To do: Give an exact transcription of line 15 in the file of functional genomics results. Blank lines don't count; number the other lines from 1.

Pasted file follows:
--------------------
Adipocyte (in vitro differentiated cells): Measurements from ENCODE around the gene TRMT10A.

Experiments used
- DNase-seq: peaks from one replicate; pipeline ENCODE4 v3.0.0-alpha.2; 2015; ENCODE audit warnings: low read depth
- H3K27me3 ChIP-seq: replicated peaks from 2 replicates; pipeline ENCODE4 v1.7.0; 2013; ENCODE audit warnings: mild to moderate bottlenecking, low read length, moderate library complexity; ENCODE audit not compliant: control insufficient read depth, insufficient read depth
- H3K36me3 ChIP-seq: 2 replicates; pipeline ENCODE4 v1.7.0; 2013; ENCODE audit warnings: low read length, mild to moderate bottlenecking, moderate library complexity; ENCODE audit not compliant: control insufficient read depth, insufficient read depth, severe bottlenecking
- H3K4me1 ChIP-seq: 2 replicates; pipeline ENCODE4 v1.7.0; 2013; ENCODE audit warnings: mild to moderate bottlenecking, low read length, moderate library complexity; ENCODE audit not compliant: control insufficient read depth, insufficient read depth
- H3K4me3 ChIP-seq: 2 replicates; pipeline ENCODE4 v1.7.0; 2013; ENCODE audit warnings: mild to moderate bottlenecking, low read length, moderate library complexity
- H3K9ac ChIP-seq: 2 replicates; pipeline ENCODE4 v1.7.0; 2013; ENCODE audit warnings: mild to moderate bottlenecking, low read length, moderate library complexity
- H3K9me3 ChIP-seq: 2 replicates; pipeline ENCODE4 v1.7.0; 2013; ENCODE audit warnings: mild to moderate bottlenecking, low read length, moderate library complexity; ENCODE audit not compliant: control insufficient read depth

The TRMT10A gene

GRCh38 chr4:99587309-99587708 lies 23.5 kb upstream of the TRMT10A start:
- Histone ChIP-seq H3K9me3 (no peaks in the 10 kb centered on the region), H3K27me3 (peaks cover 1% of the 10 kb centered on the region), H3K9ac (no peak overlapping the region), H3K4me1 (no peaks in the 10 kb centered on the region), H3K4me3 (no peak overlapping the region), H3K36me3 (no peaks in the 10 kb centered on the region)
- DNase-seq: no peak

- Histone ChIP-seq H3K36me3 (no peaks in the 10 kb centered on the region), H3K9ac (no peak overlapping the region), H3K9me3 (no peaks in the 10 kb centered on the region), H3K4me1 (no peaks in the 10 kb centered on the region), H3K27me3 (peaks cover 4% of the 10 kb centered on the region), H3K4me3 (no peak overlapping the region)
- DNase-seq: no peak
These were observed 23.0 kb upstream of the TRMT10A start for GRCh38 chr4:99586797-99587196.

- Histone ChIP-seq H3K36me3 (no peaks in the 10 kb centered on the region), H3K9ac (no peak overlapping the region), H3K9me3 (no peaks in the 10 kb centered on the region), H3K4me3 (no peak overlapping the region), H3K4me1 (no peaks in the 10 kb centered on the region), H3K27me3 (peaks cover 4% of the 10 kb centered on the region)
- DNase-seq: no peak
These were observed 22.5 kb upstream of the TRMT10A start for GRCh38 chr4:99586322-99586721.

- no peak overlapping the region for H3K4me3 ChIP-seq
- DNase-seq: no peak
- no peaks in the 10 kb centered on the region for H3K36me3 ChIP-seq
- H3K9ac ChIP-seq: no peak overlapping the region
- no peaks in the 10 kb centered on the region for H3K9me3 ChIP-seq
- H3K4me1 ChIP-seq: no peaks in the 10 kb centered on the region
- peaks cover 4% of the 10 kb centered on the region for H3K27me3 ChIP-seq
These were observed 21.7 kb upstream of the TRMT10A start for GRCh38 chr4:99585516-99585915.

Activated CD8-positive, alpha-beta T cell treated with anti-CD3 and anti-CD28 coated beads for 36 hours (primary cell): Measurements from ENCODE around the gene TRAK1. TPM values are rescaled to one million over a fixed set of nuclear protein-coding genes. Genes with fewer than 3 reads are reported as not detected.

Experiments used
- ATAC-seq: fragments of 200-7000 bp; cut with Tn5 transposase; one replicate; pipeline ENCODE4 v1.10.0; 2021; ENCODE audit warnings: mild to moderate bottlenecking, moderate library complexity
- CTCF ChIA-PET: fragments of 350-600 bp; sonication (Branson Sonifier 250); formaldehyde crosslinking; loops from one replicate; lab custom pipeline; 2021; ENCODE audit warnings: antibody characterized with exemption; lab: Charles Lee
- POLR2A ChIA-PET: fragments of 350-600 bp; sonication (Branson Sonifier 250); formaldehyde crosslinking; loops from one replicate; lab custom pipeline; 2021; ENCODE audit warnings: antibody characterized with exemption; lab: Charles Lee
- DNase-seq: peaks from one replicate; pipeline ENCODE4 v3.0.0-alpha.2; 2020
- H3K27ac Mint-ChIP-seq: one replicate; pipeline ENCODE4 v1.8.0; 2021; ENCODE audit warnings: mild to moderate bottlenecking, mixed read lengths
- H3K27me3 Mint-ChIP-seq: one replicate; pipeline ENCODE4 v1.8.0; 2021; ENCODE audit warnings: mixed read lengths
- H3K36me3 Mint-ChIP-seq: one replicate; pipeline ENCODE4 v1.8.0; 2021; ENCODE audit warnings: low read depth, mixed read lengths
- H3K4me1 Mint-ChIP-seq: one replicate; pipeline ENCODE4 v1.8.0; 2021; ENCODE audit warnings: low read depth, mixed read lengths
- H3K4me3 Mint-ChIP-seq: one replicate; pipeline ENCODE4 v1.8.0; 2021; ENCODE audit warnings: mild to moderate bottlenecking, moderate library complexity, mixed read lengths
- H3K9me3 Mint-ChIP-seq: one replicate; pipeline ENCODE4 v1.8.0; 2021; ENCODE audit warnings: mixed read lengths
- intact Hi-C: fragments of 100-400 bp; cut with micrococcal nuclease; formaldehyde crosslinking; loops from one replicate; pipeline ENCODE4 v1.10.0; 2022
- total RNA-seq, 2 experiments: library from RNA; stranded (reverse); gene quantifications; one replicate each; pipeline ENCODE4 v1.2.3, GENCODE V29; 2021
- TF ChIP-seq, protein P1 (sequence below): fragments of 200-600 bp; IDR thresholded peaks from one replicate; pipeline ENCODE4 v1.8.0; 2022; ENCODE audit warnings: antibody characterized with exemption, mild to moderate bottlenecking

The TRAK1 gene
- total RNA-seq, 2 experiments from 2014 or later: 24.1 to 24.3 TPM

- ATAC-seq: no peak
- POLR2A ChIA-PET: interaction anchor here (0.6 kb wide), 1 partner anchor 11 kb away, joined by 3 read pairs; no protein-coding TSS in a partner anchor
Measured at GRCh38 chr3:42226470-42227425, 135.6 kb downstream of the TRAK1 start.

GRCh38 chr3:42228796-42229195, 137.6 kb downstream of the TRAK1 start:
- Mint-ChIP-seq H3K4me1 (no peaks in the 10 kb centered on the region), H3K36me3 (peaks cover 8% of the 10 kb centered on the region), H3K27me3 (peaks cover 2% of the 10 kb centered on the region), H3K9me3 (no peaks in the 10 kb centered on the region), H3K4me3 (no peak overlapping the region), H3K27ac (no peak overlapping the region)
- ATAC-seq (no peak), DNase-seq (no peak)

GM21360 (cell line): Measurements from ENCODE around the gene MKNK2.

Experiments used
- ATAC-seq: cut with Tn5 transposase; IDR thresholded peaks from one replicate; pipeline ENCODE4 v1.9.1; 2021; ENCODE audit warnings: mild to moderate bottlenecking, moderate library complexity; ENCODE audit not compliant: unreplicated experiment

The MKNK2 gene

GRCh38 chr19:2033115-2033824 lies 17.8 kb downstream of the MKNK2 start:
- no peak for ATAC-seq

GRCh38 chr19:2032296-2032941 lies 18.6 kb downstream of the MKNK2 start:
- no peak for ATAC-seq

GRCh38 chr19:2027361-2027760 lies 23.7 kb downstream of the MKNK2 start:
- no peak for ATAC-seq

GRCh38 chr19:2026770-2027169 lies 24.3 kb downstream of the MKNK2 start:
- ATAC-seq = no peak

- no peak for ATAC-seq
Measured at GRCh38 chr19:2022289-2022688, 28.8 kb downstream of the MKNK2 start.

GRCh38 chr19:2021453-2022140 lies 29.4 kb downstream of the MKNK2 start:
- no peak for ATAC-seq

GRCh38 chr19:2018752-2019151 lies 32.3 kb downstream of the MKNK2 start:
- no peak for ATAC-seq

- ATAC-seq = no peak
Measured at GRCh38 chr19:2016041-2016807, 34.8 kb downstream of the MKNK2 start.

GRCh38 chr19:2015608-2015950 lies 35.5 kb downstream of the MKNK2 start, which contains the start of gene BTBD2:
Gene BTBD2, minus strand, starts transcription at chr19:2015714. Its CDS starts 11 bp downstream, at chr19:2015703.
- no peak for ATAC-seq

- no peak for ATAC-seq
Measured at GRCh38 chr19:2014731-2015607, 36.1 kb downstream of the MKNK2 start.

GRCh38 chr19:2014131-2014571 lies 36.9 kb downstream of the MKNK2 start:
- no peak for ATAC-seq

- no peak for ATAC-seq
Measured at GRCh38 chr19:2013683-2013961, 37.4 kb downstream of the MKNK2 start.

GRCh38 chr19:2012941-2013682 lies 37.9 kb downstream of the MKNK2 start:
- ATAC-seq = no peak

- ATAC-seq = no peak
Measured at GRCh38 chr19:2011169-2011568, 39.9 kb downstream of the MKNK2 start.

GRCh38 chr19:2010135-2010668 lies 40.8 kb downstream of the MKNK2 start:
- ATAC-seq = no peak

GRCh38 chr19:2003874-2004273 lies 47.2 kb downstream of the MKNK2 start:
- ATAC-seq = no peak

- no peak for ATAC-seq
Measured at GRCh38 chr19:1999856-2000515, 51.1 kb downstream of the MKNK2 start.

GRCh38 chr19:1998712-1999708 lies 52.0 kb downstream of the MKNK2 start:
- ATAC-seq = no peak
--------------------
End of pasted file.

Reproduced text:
- DNase-seq: no peak